Communities across the country that typically thrive alongside the colleges and universities they host are facing an array of COVID-19-era challenges. As the rate of on-campus infections soars among students, faculty and staff, and as regional travel restrictions increase, efforts to maintain normal in-person activities are getting increasingly difficult to defend, leaving colleges – and college towns – in a quandary.
According to a survey of 1,700 U.S. colleges conducted by The New York Times, more than 252,000 cases and at least 80 deaths have been reported on the country’s campuses – the vast majority of which came after students returned to school this fall.
So far, the collegiate response to COVID-19 has been a patchwork of remedies taken on a campus-by-campus basis that range from extreme to ambivalent. Some schools completely shut down and offer only remote classes, while others are open for business and still allow tailgate parties at football games.
“We’re trying to balance safety with some sense of normalcy. Students consider the culture of a place when they select a university. I also think this is important for the continued connection to alumni,” Texas Tech President Lawrence Schovanec told the Los Angeles Times from his skybox overlooking last weekend’s football game, in a state that currently has the largest number of on-campus COVID-19 cases in the U.S.
The head of the Texas Tech Parents Association echoed that sentiment, saying she hears more complaints about students being forced to take classes online than about COVID-19.
Colleges and universities are no different from any other industry, in that they are eagerly awaiting the availability of a safe, large-scale COVID-19 vaccine. In the meantime, they simply have to assess and respond as they see fit while taking into account the various needs and concerns of their diverse constituents. Those range from young students to older professors, as well as people who live and eat on campus and those who go home to other communities on a daily basis.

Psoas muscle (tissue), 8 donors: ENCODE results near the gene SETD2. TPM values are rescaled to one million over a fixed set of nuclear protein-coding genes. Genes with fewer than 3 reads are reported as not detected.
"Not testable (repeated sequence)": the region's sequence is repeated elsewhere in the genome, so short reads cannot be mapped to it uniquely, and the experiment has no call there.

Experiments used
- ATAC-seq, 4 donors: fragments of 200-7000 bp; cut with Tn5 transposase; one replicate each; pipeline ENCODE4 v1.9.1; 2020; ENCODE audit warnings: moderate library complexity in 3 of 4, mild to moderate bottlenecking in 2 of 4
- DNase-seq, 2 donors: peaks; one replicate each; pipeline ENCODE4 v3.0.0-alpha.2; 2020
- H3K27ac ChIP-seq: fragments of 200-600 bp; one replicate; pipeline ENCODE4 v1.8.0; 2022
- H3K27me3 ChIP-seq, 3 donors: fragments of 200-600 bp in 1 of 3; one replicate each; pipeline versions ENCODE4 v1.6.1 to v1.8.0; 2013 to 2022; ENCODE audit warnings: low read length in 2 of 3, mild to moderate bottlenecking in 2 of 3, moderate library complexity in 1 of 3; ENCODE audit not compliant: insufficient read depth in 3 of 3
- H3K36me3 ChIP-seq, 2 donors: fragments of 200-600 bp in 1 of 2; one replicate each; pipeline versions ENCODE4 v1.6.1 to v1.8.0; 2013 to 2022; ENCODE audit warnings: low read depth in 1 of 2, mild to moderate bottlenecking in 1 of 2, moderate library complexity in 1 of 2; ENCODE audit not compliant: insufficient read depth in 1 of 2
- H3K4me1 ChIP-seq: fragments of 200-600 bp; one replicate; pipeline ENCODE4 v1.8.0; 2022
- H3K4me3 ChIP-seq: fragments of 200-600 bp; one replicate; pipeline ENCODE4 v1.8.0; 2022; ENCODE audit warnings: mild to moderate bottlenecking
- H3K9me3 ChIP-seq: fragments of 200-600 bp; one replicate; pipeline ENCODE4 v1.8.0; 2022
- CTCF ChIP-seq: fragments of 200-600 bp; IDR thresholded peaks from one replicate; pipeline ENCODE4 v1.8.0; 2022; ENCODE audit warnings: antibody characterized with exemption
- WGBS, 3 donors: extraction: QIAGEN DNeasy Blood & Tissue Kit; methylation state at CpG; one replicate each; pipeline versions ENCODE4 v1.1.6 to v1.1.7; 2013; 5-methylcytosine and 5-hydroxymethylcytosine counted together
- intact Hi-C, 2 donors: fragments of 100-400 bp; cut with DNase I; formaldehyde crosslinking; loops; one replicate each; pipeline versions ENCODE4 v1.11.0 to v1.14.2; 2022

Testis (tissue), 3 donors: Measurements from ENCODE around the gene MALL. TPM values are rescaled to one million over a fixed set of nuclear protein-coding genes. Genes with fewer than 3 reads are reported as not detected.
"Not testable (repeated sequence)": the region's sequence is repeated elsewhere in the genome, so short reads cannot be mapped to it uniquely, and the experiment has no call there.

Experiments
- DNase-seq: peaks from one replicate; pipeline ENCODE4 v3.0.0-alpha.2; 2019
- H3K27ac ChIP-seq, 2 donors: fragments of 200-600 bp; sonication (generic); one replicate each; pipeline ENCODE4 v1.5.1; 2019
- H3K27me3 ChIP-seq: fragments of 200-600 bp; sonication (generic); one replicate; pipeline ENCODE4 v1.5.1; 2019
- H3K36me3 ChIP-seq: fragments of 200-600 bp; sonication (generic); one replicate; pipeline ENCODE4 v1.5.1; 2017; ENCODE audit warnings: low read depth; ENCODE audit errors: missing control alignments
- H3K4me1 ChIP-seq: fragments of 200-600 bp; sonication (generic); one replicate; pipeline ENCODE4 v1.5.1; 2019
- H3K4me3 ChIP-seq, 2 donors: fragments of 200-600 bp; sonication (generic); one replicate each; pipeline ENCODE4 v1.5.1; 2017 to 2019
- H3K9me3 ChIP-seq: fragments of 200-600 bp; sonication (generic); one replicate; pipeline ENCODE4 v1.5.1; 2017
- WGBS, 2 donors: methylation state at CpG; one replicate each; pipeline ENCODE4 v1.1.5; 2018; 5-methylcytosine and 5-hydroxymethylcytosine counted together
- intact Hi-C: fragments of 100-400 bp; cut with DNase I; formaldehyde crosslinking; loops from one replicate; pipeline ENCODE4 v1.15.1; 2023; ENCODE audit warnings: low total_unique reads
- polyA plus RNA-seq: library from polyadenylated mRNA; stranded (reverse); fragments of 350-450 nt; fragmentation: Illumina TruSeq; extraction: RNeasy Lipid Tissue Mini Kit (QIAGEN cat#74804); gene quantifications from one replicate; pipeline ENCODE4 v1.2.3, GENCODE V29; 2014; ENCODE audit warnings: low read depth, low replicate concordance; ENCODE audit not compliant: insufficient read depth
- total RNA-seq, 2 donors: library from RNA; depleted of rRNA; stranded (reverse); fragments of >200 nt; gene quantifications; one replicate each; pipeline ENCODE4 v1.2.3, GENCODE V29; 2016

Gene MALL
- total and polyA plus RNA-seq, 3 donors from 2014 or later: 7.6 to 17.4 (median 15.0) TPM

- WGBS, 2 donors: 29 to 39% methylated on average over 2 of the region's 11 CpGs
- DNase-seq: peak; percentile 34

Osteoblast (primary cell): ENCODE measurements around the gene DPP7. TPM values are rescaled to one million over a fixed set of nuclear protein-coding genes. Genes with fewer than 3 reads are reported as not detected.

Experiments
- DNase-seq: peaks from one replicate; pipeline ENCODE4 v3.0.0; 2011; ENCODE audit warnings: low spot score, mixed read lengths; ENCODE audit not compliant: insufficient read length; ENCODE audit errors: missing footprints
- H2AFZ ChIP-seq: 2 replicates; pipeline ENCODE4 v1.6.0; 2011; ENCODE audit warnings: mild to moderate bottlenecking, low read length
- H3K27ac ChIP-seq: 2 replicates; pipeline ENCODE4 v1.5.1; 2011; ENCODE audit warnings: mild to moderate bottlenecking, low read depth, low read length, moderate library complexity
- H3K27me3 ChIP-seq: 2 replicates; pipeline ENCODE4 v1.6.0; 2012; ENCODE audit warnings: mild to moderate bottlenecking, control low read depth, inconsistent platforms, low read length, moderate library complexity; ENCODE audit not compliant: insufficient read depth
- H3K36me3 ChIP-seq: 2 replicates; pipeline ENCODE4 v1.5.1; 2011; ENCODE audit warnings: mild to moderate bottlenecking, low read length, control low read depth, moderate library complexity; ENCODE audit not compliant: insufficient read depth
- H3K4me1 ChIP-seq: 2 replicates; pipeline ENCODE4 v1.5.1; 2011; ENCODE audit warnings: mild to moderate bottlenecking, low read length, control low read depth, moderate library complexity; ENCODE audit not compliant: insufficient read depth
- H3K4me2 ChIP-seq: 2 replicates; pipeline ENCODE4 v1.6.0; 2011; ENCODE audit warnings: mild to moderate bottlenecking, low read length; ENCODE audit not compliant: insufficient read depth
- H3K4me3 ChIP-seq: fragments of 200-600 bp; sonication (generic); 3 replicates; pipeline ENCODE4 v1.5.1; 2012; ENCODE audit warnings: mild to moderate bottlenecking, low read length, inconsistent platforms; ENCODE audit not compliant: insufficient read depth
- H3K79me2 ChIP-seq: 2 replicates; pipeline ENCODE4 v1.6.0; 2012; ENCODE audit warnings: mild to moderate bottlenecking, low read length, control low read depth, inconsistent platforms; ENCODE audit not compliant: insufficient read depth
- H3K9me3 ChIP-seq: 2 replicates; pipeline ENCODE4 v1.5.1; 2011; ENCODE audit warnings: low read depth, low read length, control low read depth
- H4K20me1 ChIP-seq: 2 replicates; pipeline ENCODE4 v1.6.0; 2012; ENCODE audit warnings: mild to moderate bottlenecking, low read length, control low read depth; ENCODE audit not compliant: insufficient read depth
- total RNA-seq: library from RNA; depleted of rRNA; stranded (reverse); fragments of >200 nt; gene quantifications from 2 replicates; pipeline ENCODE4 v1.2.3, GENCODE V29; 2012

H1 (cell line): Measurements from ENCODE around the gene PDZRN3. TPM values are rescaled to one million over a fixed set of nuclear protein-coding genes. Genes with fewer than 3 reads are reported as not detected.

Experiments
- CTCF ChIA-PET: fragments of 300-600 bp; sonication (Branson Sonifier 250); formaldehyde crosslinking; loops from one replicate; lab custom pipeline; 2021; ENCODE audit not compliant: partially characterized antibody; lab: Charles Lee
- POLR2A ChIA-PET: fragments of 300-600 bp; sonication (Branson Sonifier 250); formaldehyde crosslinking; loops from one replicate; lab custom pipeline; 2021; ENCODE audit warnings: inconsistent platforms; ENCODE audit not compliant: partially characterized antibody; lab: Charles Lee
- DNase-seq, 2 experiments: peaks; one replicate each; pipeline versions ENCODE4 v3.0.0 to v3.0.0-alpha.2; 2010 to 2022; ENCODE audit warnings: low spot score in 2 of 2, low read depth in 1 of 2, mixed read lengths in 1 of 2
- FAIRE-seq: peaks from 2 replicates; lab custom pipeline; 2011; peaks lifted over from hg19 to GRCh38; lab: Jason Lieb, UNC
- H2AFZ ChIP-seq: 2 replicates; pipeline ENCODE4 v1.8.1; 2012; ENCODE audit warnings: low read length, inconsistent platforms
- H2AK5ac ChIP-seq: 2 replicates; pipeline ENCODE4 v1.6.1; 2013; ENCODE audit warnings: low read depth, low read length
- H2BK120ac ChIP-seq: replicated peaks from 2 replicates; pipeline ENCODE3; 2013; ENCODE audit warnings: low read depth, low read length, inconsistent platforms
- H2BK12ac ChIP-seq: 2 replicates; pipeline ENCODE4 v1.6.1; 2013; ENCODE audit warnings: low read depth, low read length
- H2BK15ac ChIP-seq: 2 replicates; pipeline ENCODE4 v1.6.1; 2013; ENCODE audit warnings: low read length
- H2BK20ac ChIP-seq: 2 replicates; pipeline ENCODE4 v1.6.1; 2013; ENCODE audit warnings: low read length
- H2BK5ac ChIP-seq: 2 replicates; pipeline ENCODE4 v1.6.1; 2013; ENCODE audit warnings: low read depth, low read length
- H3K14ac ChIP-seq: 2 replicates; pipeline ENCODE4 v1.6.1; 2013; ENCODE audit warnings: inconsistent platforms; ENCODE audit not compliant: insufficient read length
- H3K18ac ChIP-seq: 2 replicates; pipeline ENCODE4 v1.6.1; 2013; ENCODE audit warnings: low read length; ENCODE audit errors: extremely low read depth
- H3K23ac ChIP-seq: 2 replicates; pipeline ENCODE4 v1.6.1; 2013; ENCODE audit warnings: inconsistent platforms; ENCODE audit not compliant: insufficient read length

One of the most pressing challenges schools face is how to handle next week’s Thanksgiving break. Already, schools like Boston University have told students to either stay on campus for the holiday or go home and finish the semester remotely.
“Returning to campus after the break is not a good idea,” Kenneth Elmore, Boston University’s dean of students, wrote in a campus-wide email earlier this month. Students who leave and return must shelter in place for seven days and receive three negative COVID-19 tests before getting permission to resume normal life, Elmore said. He added that public health officials throughout the country “are urging us all to stay put and not travel during this year’s holiday season.”
But in anticipation of the challenges of enforcing such holiday travel rules, many colleges have pre-emptively chosen to revert to online classes. That includes the Universities of Arizona, Missouri and Wisconsin, plus Michigan State.
Working Through It
Other schools have tapped into their own populations and put small armies of students to work as virus contact tracers.
By all accounts, using students to trace other students has advantages, as peer-to-peer contact is less threatening and carries a degree of simpatico. However, it’s not a perfect solution. Student tracers report that one of the biggest hurdles they face is getting kids to answer phone calls from unknown numbers.
Of course, the larger the school, the greater its economic impact when a campus goes partly or fully offline. For example, research conducted by Forbes showed that the University of Alabama was not only the largest employer in Tuscaloosa, but also accounted for almost one-fourth of the city’s total labor force.
And the COVID-19 crisis is not just impacting domestic students. The Chronicle of Higher Education noted that limited flights, closed borders and shuttered consulates have crimped international enrollments at U.S. colleges and universities by 43 percent as the pandemic has stranded tens of thousands of students overseas.